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Southern University Law Center Chancellor John PierreIn honor of Black History Month, Adams and Reese spoke with HBCU Presidents and educational leaders at our partner institutions. We discussed the opportunities they provide and integral roles they play in shaping futures of young Black leaders.

Southern University Law Center Chancellor John Pierre has led the Baton Rouge, Louisiana-based law school since 2016.  

What impact does SULC have on the community and young black people in your community?

“Southern University Law Center has a tremendous impact on our African American community in many ways since our inception in 1947. We have trained thousands of lawyers who have been able to help fellow African Americans and others as they seek access to justice and our legal system. Without their representation and advocacy, we could not have made progress in Louisiana and/or across the United States – whether it’s desegregation, voting rights, policy changes, or economic empowerment, there have been significant impacts that our alum have had on lives within our communities. About one-third of our alumni are judges at district court levels across the state. These individuals were inspired in their journeys to serve in a trustworthy manner to citizens, deliver rules of law in an equitable manner, and provide judicial decisions and reasons for those rulings that people can respect within society.”

What does your role as a Chancellor and educational leader mean to you?

“My role is to be a transformational thinker, community change agent, bring innovative ideas to our law students, faculty, and members of administration, and then deliver the necessary resources to our law center for our students to be successful. For example, technology, AI, and ChatGPT are having huge impacts on the legal industry as we know it today. Technology has changed how we deliver legal services to clients, and we need to prepare our students for those emerging trends.”  

 What or who has had the biggest impact personally and/or professionally in your career?

“The work of Thurgood Marshall has had a significant impact. He was a giant as a lawyer and judge who exhibited so much personal courage in order for him to do the work he did. He traveled all over the country and was at forefront of so many changes in society. He was a fearless leader who had courage and did not back down from a challenge. You can’t think about being a lawyer or a judge without hearing the story of Thurgood Marshall. Closer to my life, a high school coach from my alma mater Loreauville High – the late Richard Pecantte – inspired me and encouraged me to enter law. I graduated from high school knowing what I wanted to do because of him. It’s important for a young person to have a role model to show you what you can become.”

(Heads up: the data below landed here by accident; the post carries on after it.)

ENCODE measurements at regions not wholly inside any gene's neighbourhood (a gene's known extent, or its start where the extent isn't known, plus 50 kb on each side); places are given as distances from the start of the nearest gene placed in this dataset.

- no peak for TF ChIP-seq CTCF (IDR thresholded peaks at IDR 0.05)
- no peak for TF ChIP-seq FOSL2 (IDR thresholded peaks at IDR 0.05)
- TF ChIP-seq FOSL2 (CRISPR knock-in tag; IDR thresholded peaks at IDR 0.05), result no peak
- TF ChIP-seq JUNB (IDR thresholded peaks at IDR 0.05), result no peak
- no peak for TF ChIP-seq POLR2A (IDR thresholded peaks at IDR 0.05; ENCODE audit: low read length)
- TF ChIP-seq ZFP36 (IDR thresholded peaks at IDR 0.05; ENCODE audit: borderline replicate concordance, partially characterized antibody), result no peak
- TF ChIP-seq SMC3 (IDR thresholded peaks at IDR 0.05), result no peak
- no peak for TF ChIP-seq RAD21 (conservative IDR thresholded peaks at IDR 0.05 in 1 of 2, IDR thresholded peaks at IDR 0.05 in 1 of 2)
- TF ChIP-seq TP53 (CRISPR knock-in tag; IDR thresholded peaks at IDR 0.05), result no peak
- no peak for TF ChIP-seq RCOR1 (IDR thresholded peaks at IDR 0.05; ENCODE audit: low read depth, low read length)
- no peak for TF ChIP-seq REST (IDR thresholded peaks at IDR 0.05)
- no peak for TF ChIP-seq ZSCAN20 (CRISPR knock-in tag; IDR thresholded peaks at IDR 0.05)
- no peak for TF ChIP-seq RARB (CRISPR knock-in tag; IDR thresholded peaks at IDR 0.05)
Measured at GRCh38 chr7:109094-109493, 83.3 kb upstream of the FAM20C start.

What special meaning does Black History Month have for you?

“It gives us an opportunity to spotlight the amazing accomplishments of African Americans who endured so much adversity to accomplish so much throughout our history. It’s also a reminder for us to focus on the positive news amidst so much negative news in our society. Black History Month also allows us to highlight individuals in our communities who don’t get the recognition they deserve. For example, I am delivering a speech at an AME Church in Kentwood, Louisiana. Before that speech, I dove into the history of African Methodist Episcopals to discover the contributions of their community. Learning how various cultures and communities have contributed to our collective whole is an important exercise as a human.”

About Southern University Law Center: Southern University Law Center, founded in 1947 in Baton Rouge, Louisiana, is part of the historically black Southern University System. For students who want to pursue a dual degree, the school offers a J.D./MPA and J.D./MBA, along with certificates in tax law and public law. SULC's students can learn two different systems of law: Louisiana is a civil law jurisdiction (in the tradition of France and Continental Europe); law in every other state is based on the British common-law tradition.

About John Pierre: SULC Chancellor since 2016, John K. Pierre has devoted his career to molding lawyer leaders and being a champion of innovation. Under his tutelage, SULC has thrived as a global legal institution. Year after year, it is recognized for its diversity, world class faculty, and racial justice efforts. As a progressive leader and visionary, he advocates for technology advancements, community outreach initiatives, and strategic partnerships that ensures access and opportunity is provided to all. Pierre fervently serves as a transformational change agent and inspiration to legal professionals and thoughts leaders around the globe. He has earned numerous awards for his leadership, innovative strategy, and tireless efforts within the legal and professional realm, including Educator of the Year from the Thurgood Marshall College Fund and Top 10 Most Dominant HBCU Leaders from The HBCU Campaign Fund. Hampton University, the Baton Rouge Bar Association, and the Louisiana Legislative Black Caucus are just a few of the organizations that have bestowed honors upon Pierre throughout his career. Also, his alma mater, Southern Methodist University Dedman School of Law, has named him a Distinguished Alumni. Pierre has served as a contributing panelist during national discussions with the Peggy Browning Fund, Thurgood Marshall College Fund, the National Pre-Law Summit, and more. Pierre received a bachelor’s degree in accounting from Southern University in 1980, a master’s degree in tax accounting from Texas Tech University in 1982, and a juris doctor degree from Southern Methodist University School of Law in 1985. Pierre served his country as a Judge Advocates General Corps Officer for the United States Army. He arrived at SULC in 1990 as a faculty member.